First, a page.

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Hi! We’re Fred and David and this is WPShout, a collection of WordPress tutorials and information started in 2009.

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—Fred and David

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How To Modify The Behavior of Other People’s Server-Side Code in WordPress

Published 30 Sep, 2014 under Uncategorized, WordPress Development


If you’re picky like me, using WordPress—the core software, as well as third-party themes and plugins—gives you a lot of occasions to think: “This is perfect, except for [REASON].”

This leaves you with a few options: you can accept the imperfection, you can search for existing solutions for the imperfection, you can tell the maker of the imperfection how you would like it fixed, or you can set out to fix the imperfection yourself.

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Submissions for the 2014 Hosting Review Closing October 14th

Published 26 Sep, 2014 under Links, Tools

Haven’t gotten a chance to submit to the 2014 Hosting Review yet? The window for submissions is closing soon and we want to hear from you!! Our annual Hosting Review aims to provide genuine, high-quality information on the hosts out there—powered by real data from real people.
The idea is simple. Click on the link and you’ll find a survey that asks how you feel about about your host(s). We’ll then collate all that data into a set of recommendations which will be published here on WPShout. Collectively, we’ll create an up-to-date, data-driven review of the best WordPress hosts.

Check it out at →

The Mindset of Security

Published 24 Sep, 2014 under Ideas, Links

Security isn’t about the right passwords, upgrades, and plugins, it’s about you doing what’s right. This great post by Mika Epstein (based on her recent talk at WordCamp LAX) addresses what you can do to combat WordPress ignorance and ensure you’re making good choices to keep your site secure.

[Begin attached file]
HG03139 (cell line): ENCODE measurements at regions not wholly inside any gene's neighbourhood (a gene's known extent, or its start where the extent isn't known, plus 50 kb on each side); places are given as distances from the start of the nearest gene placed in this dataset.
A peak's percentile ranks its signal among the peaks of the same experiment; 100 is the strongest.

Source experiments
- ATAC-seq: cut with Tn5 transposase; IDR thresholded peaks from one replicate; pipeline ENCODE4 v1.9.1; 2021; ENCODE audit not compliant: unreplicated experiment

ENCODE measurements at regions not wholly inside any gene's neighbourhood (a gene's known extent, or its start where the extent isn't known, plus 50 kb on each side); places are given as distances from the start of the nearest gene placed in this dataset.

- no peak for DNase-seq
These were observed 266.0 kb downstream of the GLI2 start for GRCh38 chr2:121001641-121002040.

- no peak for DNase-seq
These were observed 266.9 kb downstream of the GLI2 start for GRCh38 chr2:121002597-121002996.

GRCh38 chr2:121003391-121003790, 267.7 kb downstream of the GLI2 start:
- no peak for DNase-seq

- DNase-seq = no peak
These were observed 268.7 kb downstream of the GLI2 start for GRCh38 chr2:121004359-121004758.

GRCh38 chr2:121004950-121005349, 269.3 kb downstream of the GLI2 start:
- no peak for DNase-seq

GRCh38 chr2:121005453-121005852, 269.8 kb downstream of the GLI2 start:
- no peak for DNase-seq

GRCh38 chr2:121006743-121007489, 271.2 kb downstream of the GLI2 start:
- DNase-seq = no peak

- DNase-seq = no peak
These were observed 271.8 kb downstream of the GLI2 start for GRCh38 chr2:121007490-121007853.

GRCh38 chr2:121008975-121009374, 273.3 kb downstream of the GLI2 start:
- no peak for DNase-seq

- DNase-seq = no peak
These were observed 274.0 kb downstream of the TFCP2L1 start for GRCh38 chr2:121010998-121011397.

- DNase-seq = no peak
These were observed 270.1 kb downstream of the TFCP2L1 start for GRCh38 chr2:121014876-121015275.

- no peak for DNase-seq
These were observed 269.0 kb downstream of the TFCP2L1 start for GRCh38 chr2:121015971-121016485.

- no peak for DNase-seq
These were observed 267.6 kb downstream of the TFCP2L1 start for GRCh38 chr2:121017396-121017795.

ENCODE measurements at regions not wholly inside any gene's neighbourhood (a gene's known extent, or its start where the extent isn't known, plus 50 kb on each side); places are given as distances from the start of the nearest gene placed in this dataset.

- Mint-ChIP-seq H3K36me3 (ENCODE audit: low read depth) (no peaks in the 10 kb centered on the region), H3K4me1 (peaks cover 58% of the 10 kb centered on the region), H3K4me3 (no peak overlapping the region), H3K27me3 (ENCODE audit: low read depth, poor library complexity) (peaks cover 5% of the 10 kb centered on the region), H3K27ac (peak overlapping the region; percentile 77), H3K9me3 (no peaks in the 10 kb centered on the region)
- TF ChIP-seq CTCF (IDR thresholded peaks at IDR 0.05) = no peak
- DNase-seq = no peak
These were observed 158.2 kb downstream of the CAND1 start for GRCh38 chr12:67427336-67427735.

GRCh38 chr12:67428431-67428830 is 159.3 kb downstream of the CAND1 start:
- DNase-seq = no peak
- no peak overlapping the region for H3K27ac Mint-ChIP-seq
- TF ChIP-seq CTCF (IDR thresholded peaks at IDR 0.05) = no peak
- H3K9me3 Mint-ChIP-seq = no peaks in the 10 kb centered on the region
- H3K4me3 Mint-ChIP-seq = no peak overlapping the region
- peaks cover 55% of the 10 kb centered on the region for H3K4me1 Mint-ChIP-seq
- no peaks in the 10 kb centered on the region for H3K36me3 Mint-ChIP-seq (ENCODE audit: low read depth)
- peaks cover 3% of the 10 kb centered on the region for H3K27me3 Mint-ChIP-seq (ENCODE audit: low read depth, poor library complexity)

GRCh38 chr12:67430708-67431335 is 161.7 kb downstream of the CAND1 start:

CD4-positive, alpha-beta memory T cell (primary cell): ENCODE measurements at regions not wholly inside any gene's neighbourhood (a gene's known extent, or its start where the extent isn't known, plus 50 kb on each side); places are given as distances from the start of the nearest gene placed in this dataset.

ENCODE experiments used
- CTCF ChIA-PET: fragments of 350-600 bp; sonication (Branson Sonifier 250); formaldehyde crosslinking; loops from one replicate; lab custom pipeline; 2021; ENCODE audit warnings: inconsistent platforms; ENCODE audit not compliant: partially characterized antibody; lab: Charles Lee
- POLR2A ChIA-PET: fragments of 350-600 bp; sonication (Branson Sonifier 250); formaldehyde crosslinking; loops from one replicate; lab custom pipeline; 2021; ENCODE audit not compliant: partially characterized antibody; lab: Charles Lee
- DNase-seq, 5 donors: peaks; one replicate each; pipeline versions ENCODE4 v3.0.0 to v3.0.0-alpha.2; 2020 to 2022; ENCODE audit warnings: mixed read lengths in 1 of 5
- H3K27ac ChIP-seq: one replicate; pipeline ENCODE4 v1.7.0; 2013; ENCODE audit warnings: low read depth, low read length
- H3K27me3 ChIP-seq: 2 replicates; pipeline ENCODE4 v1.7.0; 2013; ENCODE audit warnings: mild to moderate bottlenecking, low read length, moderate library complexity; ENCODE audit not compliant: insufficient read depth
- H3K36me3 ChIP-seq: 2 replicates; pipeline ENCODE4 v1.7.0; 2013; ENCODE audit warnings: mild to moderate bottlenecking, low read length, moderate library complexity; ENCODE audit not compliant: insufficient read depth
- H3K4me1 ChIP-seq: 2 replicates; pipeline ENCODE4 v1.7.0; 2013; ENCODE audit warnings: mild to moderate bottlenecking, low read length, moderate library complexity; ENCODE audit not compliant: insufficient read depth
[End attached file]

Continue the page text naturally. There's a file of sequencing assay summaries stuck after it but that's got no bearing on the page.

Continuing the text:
Check it out at →

Two Key Principles for Understanding WordPress Functions

Published 23 Sep, 2014 under Tutorials, WordPress Development

two hand | two principles of wordpress functions

If you don’t understand WordPress functions, your code will do a lot of things the hard way.

One of WordPress’s greatest strengths is its library of hundreds of predefined PHP functions. These functions are the correct way to do a lot of crucial things—everything from writing reliable permalinks inside a plugin to retrieving the username of a post’s author to querying the WordPress database directly.

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Truly Useful Testing for Websites (part 1)

Published 22 Sep, 2014 under Ideas, Links

We all love the creative part of working on a new web development project. Unfortunately, when it’s time to make sure everything’s working correctly, it’s all too easy for that enjoyment to be replaced by frustration. This post by Josh Koenig covers the benefits of implementing test automation so the robots can take on your annoying repetitive work, and you can get back to what you do best.

Check it out at →

Choosing the Perfect WordPress Theme: Free vs. Premium Themes

Published 19 Sep, 2014 under Ideas, Links

Whether you’re new to WordPress and are trying to navigate how to pick the right theme, or are already consulting as WordPress developer and are having a hard time steering your clients towards a design that will really work, it’s helpful to have a solid understanding of the benefits and limitations of your options. This post from our sister site WP Business Tips provides a clear explanation of both the good and bad elements of free and premium themes, which will leave you feeling empowered to make the right decision for your site.

Check it out at →

Adding Multiple Post Terms

Published 18 Sep, 2014 under Links, Tutorials

Here’s a great post from Tom McFarlin on adding multiple post terms to a single post. Tom writes about it in the context of importing a lot of post data from a CSV file, and having a bit of code that looks something like this:


So how to get red, blue, and white onto the product_color taxonomy for the mittens post all at once? Tom’s got your answer. The code itself could be used in a range of situations, so take a look! Also recommended as a good way to check your understanding of how taxonomies work, and what “taxonomies” and “terms” really mean.

Check it out at →

3.7 Million Comments Later, Here’s Where Net Neutrality Stands

Published 17 Sep, 2014 under Links, WordPress News

If you used the internet at all last week, chances are you noticed pop-ups on some of your favorite websites (WordPress, Netflix, etc…) asking you to sign a petition to protect internet freedom and defend net neutrality. Net neutrality is a big issue for owners of small sites because without it there could quite realistically be a day that your blog or website is not allowed to be fast. While the window of time for the public to weigh in on the issue has closed, today’s article from NPR’s All Tech Considered explains what’s still on the table and what’s happening now as the FCC is making their decision.

Check it out at →